CAMP COLORADO: 1856-1875
by Phil Burroughs

Federal Control: 1856- 1861
Victory in the Mexican War added a vast new territory to the United States with much of it inhabited by savage Indians. To help cope with his problem, the Second United States Cavalry was formed under the command of Albert Sidney Johnston, on March 9, 1855. Since the primary mission was to guard the Texas frontier against the marauding Comanche Indians, Johnston issued orders to built a new fort between Fort Mason and Fort Belknap. Colonel Johnston specified that this fort would be located somewhere in the vicinity of where the Fort Belknap- Fort Mason road crossed the Colorado River. Major Earl Van Dorn along with Captain Theodore O`Hara and Companies A and F of the 2nd Cavalry were ordered to find a good location and built the fort.

"Camp Colorado was established August 2nd, 1856, and is six miles North of the Colorado River of Texas on the road leading from Fort Mason to Fort Belknap," according to the monthly Post Returns. This locale which is about four miles from present day Trickham, proved to be temporary. Several of the soldiers, unaccustomed to the climate, contracted malaria, so in 1857, the camp was moved to a place twenty miles north of the Jim Ned Creek.

Major Van Dorn leased 1,506 acres of land along the Jim Ned Creek and began building the fort. The complex consisted of officers quarters, officers kitchens, pickett house, set of company quarters, hospital building, store house, stable and the headquarters building occupied in May of 1859. Building was slow due to shortages of material, men, intensity of Indian raids, time consuming jobs of hauling supplies from San Antonio, and changes in command of the camp. From 1858 to 1859, no less than seven commanders, including Van Dorn¢s and Hood¢ s second hitch, trooped to camp Camp Colorado. Those who were assigned as commanders were Lt. J. H. Holman, Lt. J. B. Hood, Lt. J. H. McArthur, Cpt. Charles J. Whiting, and Edward K. Smith, the last of the Federal Commanders who arrived December of 1859.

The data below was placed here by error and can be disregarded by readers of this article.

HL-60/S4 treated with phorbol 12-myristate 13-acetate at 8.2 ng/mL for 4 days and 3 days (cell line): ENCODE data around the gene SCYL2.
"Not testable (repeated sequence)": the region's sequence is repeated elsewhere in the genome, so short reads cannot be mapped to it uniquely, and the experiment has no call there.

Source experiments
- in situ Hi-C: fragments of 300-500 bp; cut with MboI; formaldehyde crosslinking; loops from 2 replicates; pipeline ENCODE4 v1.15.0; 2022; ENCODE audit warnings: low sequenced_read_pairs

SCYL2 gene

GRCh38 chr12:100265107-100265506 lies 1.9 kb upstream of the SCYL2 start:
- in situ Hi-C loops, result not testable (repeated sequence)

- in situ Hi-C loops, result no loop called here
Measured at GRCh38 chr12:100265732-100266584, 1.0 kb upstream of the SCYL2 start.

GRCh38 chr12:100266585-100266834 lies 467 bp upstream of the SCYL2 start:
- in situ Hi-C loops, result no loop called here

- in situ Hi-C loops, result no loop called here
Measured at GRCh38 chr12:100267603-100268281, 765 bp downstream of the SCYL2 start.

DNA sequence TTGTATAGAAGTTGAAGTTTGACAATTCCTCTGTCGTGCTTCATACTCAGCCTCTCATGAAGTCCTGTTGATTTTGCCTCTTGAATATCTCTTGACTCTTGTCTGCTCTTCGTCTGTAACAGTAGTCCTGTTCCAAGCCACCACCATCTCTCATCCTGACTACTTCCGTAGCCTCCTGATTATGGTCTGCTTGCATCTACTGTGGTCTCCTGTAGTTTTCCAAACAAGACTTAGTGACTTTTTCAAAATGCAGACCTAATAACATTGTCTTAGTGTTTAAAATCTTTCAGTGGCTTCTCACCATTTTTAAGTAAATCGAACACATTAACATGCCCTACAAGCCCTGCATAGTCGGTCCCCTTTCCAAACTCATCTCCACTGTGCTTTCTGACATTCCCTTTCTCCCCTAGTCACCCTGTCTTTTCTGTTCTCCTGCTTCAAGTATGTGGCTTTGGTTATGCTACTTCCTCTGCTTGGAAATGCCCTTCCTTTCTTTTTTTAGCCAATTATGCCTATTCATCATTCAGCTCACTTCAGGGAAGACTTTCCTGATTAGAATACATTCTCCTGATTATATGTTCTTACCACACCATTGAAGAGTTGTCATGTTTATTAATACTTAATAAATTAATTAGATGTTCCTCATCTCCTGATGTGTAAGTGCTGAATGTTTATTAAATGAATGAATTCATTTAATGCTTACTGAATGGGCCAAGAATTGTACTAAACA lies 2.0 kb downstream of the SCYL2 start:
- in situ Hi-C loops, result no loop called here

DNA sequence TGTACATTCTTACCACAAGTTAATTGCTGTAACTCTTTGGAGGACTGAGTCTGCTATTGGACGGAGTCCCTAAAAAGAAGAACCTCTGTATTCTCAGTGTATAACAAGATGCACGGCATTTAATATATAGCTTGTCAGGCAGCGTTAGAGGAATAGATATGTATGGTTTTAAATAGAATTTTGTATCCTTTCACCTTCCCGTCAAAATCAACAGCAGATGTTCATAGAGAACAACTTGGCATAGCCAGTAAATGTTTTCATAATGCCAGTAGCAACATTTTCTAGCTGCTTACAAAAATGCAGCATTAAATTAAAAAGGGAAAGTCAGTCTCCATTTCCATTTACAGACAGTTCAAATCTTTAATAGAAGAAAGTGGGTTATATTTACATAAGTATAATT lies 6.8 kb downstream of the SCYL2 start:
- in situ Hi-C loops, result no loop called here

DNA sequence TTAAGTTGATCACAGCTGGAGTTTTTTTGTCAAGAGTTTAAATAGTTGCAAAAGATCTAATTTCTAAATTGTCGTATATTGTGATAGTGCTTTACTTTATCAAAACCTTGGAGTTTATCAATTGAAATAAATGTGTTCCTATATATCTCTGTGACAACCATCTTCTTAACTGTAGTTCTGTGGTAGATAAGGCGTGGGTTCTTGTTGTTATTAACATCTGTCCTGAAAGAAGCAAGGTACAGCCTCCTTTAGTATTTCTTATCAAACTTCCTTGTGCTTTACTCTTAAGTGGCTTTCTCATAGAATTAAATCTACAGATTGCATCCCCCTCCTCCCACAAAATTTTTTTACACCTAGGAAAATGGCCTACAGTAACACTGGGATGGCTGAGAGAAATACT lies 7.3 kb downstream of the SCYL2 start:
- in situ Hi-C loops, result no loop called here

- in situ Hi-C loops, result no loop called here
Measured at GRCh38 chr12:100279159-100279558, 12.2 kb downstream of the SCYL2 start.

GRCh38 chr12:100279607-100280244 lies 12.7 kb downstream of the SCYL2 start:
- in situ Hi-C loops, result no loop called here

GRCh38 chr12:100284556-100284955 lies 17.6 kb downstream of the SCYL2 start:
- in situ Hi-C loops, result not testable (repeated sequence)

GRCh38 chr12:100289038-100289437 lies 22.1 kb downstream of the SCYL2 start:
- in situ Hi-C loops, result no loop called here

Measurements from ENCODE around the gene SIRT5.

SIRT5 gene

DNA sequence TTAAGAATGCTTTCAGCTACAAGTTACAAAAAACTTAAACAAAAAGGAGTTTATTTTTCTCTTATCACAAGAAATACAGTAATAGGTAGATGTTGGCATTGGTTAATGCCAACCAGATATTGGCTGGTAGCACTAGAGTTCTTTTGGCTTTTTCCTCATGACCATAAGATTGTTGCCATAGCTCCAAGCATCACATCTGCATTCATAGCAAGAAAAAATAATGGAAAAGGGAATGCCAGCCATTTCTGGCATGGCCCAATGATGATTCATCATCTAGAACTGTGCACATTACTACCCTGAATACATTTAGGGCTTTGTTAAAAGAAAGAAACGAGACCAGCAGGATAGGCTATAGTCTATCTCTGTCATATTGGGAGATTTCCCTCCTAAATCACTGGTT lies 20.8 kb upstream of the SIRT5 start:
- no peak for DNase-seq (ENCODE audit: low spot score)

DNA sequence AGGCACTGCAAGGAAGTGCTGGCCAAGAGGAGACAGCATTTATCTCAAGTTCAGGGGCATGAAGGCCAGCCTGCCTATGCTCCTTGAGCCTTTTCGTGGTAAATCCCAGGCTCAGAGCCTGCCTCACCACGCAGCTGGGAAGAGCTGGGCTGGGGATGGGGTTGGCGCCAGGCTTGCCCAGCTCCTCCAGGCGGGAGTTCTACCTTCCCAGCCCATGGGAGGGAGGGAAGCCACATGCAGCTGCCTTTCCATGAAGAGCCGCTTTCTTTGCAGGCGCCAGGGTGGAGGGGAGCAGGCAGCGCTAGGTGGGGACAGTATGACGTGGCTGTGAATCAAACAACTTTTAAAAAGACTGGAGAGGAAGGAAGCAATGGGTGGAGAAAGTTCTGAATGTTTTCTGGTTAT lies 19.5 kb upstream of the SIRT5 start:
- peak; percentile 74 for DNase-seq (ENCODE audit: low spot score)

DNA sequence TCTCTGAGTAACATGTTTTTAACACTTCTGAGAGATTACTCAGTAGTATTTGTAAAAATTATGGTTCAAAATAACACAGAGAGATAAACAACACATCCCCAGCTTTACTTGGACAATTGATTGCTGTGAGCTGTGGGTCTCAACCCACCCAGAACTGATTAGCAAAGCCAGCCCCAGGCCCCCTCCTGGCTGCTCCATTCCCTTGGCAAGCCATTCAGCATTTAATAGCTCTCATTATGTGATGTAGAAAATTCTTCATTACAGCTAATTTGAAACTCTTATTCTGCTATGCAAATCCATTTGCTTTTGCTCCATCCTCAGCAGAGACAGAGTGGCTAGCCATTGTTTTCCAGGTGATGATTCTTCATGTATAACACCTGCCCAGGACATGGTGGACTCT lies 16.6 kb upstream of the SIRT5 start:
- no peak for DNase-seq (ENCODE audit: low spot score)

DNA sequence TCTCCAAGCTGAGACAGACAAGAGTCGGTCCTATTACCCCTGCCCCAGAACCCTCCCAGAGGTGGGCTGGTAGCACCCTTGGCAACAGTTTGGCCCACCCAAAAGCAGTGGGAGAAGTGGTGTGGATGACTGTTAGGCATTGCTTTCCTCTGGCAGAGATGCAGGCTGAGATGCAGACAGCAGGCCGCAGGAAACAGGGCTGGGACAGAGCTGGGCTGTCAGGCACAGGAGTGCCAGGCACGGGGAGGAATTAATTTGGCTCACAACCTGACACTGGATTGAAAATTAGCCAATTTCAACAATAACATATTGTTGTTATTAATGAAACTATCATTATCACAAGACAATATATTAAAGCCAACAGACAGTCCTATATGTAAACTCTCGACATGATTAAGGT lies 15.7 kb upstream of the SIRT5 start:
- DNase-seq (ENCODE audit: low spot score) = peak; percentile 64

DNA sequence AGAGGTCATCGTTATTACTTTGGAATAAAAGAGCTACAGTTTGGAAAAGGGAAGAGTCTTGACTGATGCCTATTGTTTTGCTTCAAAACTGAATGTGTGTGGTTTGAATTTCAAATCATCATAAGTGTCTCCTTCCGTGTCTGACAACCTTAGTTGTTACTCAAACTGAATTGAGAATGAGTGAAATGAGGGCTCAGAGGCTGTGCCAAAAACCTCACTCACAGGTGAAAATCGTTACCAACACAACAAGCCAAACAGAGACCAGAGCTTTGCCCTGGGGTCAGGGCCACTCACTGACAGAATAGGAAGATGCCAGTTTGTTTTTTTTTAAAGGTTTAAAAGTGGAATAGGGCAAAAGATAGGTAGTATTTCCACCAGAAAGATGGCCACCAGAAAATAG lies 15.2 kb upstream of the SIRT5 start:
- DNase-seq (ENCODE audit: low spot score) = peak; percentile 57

An expedition went out under the command of E. Kirby Smith. They finally succeeded in overtaking the Indians far up on the Texas Plains. During the height of the battle two Indians ran out in front of the ranks, threw up their hands and shouted, "Me Squaw!" General Smith, knowing little about Indian wiles, ordered his men to stop firing, saying, "Don¢t shoot those squaws!" The soldiers immediately stopped, but the Indians kept right on going, feeling Smith with several arrows, two of which had to be left in his body until they could take him back to the post hospital. In the confusion, the Indians escaped, while the chagrined soldiers prepared to take their wounded leader back to camp. ( Gay, Setting Sun)

Because of the isolation of the camp and the rigorous discipline of Van Dorn, many men deserted the army. For those soldiers who remained, drinking, gambling and horseracing provided entertainment.

Callan¢s Minute Men & Confederate Control: 1861 to 1865
With the secession of Texas from the Union, February 1, 1861, Camp Colorado was relinquished by Captain Smith to Colonel H. E. McCulloch, ending the Federal Control and the Camp fell into the hands of the Southern Confederacy. After the departure of Federal Troops, several men commanded the States forces, namely Captain William Pitts, Captain Holmsley, James M. Norris, and Captain Frank M. Collier. Captain J. J. Callan relieved Collier shortly afterwards with his "Minute Men" Company which had been organized in Coleman County on July 27, 1861. All of the men were from Coleman County.

In January, 1865, one of the most outstanding Indian encounters took place near Dove Creek in the southwestern part of present day Tom Green County. A tribe of some 2,000 Kickapoo Indians were engaged in battle by approximately 600 Rangers, Confederates and Minute Men. Needless to say, the soldiers were defeated with twenty-six killed and about sixty wounded.

In 1863, Colonel James M. Norris resigned as commander of the Texas Mounted Regiment and Colonel J.E. McCord assumed command until 1864 when his regiment was transferred to the Confederacy. McCord was faced with the problems of supply, desertions and draft dodgers, not to mention the persistent Indian problems. Following McCord, Henry Fosset and Captain George Cook came to Camp Colorado where they remained until the close of the Civil War.